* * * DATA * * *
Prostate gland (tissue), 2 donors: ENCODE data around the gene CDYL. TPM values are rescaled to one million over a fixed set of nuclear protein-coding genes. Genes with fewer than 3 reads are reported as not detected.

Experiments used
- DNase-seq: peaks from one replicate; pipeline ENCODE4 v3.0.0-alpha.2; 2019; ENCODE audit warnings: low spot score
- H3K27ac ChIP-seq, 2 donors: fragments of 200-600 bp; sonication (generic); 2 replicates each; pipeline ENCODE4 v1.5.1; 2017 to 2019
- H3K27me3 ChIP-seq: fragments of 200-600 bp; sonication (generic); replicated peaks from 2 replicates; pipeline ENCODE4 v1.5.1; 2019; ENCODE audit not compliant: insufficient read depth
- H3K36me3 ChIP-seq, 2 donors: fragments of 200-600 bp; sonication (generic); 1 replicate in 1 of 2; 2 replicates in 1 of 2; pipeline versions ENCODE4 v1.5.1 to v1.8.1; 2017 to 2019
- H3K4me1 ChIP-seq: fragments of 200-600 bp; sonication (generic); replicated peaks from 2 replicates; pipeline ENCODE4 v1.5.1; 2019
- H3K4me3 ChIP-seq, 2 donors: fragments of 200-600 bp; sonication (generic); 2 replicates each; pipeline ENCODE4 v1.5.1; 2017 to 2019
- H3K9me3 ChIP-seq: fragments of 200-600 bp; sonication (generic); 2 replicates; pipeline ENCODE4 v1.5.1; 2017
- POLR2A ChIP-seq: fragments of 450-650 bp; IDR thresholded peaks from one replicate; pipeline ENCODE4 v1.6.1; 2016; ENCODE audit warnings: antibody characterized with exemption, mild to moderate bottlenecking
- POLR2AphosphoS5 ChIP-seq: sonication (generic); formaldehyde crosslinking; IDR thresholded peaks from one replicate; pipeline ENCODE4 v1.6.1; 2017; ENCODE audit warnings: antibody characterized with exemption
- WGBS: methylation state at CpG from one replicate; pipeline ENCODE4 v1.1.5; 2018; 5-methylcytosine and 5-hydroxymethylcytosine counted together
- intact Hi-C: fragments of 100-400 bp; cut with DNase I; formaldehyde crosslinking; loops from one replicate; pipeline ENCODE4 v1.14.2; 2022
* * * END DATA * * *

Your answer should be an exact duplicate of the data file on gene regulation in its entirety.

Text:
Prostate gland (tissue), 2 donors: ENCODE data around the gene CDYL. TPM values are rescaled to one million over a fixed set of nuclear protein-coding genes. Genes with fewer than 3 reads are reported as not detected.

Experiments used
- DNase-seq: peaks from one replicate; pipeline ENCODE4 v3.0.0-alpha.2; 2019; ENCODE audit warnings: low spot score
- H3K27ac ChIP-seq, 2 donors: fragments of 200-600 bp; sonication (generic); 2 replicates each; pipeline ENCODE4 v1.5.1; 2017 to 2019
- H3K27me3 ChIP-seq: fragments of 200-600 bp; sonication (generic); replicated peaks from 2 replicates; pipeline ENCODE4 v1.5.1; 2019; ENCODE audit not compliant: insufficient read depth
- H3K36me3 ChIP-seq, 2 donors: fragments of 200-600 bp; sonication (generic); 1 replicate in 1 of 2; 2 replicates in 1 of 2; pipeline versions ENCODE4 v1.5.1 to v1.8.1; 2017 to 2019
- H3K4me1 ChIP-seq: fragments of 200-600 bp; sonication (generic); replicated peaks from 2 replicates; pipeline ENCODE4 v1.5.1; 2019
- H3K4me3 ChIP-seq, 2 donors: fragments of 200-600 bp; sonication (generic); 2 replicates each; pipeline ENCODE4 v1.5.1; 2017 to 2019
- H3K9me3 ChIP-seq: fragments of 200-600 bp; sonication (generic); 2 replicates; pipeline ENCODE4 v1.5.1; 2017
- POLR2A ChIP-seq: fragments of 450-650 bp; IDR thresholded peaks from one replicate; pipeline ENCODE4 v1.6.1; 2016; ENCODE audit warnings: antibody characterized with exemption, mild to moderate bottlenecking
- POLR2AphosphoS5 ChIP-seq: sonication (generic); formaldehyde crosslinking; IDR thresholded peaks from one replicate; pipeline ENCODE4 v1.6.1; 2017; ENCODE audit warnings: antibody characterized with exemption
- WGBS: methylation state at CpG from one replicate; pipeline ENCODE4 v1.1.5; 2018; 5-methylcytosine and 5-hydroxymethylcytosine counted together
- intact Hi-C: fragments of 100-400 bp; cut with DNase I; formaldehyde crosslinking; loops from one replicate; pipeline ENCODE4 v1.14.2; 2022